This book is about the nature of social structure and change in England during the five centuries leading up to the Industrial Revolution. Drawing upon detailed studies of English parishes and a growing number of other intensive local studies, as well as diaries, legal treatises and other sources, the author examines the framework of change in England. He describes and analyses the general theories put forward by Macaulay, Marx, Weber and by more recent historians and sociologists concerning the transition from a peasant to a capitalist society. By drawing on parallel work by anthropologists and rural economists on the nature of peasant social structure, Dr Macfarlane is able to provide a set of indices by which to measure England during this period. His conclusions challenge current views on many major issues: for example, in relation to the nature of property, production, inheritance practices, household and kinship structure, and social and geographical mobility.

The author suggests that there has been a basic misinterpretation of English history and that this has considerable implications both for our understanding of modern British and American society, and for current theories concerning the preconditions of industrialization. Marx and Weber base their accounts of social change on the English experience: consequently their general views are also challenged. This book is therefore an explanaiton both of the nature of English society and of its crucial differences from other European nations. At the same time it is a persuasive argument that the major theories of social transition must be radically re-thought.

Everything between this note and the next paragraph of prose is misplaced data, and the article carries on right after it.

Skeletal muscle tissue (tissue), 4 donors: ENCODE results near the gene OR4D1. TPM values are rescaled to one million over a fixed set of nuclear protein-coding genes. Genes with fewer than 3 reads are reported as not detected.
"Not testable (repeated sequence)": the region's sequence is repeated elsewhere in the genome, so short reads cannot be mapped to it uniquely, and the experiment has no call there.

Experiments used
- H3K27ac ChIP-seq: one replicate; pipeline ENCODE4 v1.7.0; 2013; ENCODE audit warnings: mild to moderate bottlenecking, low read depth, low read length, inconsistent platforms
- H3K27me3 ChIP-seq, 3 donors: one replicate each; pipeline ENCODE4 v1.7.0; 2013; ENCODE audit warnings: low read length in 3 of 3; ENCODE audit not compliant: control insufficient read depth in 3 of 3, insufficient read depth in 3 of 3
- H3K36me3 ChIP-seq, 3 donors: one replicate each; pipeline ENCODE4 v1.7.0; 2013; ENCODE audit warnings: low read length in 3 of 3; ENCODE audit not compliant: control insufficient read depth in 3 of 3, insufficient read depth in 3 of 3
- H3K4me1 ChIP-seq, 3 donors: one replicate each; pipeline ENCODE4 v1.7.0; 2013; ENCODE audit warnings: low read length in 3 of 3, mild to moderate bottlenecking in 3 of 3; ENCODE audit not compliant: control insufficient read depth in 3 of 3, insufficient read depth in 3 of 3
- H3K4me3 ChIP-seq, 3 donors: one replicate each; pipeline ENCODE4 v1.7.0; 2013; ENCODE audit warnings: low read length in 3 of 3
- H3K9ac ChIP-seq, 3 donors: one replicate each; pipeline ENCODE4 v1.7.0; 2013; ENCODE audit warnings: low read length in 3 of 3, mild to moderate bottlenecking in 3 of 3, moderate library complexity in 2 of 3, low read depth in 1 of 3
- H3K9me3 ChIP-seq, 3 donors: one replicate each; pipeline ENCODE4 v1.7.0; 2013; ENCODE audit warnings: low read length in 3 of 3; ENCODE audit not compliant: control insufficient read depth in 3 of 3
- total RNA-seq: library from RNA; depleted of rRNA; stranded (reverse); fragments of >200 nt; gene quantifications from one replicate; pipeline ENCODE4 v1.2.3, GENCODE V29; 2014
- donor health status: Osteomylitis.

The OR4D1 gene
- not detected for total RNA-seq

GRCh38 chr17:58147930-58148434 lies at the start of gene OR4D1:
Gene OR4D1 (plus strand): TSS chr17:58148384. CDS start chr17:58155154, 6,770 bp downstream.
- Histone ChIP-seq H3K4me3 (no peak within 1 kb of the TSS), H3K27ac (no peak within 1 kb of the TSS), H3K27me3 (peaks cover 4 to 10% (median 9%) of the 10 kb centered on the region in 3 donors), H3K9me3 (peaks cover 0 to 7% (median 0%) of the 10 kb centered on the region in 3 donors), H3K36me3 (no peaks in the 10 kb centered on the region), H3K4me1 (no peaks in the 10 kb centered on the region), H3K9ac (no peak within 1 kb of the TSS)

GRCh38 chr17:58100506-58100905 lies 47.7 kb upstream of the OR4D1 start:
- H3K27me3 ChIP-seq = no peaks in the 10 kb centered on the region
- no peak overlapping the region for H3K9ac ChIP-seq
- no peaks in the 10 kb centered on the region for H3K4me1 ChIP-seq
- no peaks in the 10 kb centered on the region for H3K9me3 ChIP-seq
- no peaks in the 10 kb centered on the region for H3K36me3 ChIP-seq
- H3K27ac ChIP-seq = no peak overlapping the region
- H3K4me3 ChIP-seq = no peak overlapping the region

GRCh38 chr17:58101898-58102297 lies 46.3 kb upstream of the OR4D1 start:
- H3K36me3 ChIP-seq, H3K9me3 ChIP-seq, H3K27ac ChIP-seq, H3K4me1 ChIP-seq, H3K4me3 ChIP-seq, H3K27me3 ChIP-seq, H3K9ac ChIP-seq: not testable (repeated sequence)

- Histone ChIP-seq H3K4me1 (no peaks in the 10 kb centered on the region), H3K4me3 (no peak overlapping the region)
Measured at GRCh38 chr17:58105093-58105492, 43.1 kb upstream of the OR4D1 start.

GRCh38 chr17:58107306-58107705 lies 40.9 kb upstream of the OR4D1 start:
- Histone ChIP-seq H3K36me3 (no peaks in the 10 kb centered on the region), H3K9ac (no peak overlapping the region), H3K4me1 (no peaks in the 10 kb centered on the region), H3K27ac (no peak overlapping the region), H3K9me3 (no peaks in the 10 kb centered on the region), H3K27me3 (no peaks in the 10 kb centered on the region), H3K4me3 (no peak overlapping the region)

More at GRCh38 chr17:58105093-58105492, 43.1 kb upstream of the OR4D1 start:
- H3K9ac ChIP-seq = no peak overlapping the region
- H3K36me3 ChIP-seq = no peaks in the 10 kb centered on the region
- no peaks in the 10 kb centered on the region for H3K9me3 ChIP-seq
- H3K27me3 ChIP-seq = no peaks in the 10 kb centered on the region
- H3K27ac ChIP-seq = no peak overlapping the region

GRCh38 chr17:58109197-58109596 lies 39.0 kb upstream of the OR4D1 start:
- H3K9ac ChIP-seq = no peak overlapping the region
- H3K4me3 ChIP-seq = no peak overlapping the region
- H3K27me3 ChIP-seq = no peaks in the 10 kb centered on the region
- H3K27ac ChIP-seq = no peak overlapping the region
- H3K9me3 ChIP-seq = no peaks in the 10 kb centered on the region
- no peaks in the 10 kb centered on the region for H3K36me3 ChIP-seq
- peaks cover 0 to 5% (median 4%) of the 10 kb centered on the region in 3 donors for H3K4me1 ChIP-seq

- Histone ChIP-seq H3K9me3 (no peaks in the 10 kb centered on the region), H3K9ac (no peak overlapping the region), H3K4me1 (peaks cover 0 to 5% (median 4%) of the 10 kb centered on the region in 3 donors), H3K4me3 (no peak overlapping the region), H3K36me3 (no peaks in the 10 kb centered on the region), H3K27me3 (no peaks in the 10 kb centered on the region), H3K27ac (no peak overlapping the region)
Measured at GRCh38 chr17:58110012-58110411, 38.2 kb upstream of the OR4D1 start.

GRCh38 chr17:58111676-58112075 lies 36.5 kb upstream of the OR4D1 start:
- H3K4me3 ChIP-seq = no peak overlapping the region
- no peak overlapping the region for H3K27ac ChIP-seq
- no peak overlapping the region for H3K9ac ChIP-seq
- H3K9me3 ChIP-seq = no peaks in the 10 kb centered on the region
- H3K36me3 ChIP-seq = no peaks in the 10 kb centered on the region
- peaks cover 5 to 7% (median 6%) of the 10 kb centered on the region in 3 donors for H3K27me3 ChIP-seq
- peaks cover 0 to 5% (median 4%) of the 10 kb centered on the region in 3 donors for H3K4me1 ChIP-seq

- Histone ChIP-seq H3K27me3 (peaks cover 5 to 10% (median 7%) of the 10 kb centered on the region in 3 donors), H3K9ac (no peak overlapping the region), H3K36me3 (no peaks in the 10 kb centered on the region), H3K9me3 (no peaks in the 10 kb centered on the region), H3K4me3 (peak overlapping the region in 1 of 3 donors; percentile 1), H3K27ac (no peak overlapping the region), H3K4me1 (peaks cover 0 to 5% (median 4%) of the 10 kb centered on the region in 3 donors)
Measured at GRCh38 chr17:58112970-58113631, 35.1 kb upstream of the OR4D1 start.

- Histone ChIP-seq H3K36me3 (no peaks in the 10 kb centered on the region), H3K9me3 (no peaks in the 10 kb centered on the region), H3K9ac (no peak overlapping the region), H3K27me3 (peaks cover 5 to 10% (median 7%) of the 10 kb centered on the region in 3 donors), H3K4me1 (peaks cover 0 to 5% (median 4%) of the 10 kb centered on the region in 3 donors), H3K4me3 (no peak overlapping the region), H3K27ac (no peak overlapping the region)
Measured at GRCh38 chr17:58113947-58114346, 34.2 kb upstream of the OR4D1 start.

1 The nature of a peasant society

2 When England ceased to be a peasant society: Marx, Weber and the historians

3 English economy and society in the sixteenth and seventeenth centuries

4 Ownership in England from 1350 to 1750

5 Ownership in England from 1200 to 1349

6 English economy and society in the thirteenth to fifteenth centuries

7 England in perspective

8 Some implications